Clinical Presentation of Ocular Surface Squamous Neoplasia in Kenya.

JAMA Ophthalmology

PubMedID: 26378395

Gichuhi S, Macharia E, Kabiru J, Zindamoyen AM, Rono H, Ollando E, Wanyonyi L, Wachira J, Munene R, Onyuma T, Sagoo MS, Weiss HA, Burton MJ. Clinical Presentation of Ocular Surface Squamous Neoplasia in Kenya. JAMA Ophthalmol. 2015;133(11):1305-13.
IMPORTANCE
There is a trend toward treating conjunctival lesions suspected to be ocular surface squamous neoplasia (OSSN) based on the clinical impression.

OBJECTIVE
To describe the presentation of OSSN and identify clinical features that distinguish it from benign lesions and subsequently evaluate their recognizability.

DESIGN, SETTING, AND PARTICIPANTS
Prospective multicenter study in Kenya from July 2012 through July 2014 of 496 adults presenting with conjunctival lesions. One histopathologist examined all specimens. Six additional masked ophthalmologists independently examined photographs from 100 participants and assessed clinical features.

EXPOSURES
Comprehensive history, slitlamp examination, and photography before excision biopsy.

MAIN OUTCOMES AND MEASURES
Frequency of clinical features in OSSN and benign lesions were recorded. Proportions and means were compared using ?2, Fisher exact test, or t test as appropriate. Interobserver agreement was estimated using the ? statistic. Examiners' assessments were compared with a reference.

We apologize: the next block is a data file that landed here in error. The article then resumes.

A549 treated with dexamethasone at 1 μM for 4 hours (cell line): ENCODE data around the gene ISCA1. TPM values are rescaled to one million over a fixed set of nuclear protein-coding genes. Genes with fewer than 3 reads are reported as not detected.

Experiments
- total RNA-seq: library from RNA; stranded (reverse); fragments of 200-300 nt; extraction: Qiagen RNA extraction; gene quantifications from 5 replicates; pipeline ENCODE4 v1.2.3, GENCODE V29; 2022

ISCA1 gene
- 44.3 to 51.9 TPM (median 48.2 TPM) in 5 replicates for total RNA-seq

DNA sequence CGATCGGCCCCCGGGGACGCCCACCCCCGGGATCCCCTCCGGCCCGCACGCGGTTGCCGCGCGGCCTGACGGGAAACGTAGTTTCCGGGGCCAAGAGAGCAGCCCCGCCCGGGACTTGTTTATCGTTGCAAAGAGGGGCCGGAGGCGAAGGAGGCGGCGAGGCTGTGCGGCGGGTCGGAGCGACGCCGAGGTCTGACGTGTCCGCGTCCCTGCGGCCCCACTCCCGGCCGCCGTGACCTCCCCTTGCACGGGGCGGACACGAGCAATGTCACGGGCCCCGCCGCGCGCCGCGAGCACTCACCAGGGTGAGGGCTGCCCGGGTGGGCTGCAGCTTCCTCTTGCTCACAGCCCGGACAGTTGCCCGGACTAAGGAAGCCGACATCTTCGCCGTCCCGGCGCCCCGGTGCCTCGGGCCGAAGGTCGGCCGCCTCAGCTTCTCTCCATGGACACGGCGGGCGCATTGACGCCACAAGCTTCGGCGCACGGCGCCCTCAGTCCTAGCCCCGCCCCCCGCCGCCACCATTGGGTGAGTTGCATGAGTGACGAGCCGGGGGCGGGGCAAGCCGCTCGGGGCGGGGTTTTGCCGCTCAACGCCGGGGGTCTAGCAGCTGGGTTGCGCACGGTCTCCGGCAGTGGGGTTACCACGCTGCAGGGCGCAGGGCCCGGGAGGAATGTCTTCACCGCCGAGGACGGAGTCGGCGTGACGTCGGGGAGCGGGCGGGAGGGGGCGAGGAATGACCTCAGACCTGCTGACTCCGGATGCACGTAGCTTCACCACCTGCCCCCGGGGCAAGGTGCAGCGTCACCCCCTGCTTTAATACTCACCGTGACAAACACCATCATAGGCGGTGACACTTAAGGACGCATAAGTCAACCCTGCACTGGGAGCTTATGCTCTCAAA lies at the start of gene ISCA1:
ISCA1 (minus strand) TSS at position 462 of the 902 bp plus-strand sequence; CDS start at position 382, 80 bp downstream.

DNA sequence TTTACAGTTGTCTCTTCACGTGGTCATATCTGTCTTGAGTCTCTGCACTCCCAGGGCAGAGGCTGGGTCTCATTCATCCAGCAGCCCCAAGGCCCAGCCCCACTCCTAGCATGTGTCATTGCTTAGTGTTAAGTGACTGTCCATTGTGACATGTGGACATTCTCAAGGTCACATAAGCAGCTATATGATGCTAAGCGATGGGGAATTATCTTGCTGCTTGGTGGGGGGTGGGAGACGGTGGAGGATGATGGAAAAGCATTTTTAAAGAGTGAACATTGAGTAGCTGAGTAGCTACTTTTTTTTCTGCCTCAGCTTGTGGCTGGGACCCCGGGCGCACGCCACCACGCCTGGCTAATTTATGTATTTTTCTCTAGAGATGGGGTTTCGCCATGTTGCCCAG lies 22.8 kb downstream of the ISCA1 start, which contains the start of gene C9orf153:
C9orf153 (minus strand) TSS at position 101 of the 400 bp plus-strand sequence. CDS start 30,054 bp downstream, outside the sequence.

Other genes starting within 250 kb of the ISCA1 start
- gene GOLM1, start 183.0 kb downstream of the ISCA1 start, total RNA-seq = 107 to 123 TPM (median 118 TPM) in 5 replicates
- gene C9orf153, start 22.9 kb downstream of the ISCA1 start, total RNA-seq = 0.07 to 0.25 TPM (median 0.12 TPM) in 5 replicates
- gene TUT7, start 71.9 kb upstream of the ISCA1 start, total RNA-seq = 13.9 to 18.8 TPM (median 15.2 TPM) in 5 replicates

RESULTS
Among 496 participants, OSSN was the most common (38%) histological diagnosis, followed by pterygium (36%) and actinic keratosis (19%). Patients with OSSN were slightly older (mean [SD] age, 41 [11.6] vs 38 [10.9] years; P?=?.002) and tended to have lower levels of education than patients with benign lesions (P?=?.001). Females predominated (67% of OSSN vs 64% of benign lesions; P?=?.65). Human immunodeficiency virus infection was common among patients with OSSN (74%). The most common location was the nasal limbus (61% OSSN vs 78% benign lesions; P?
CONCLUSIONS AND RELEVANCE
With overlapping phenotypes and modest interobserver agreement, OSSN and benign conjunctival lesions are not reliably distinguished clinically. Point-of-care diagnostic tools may help.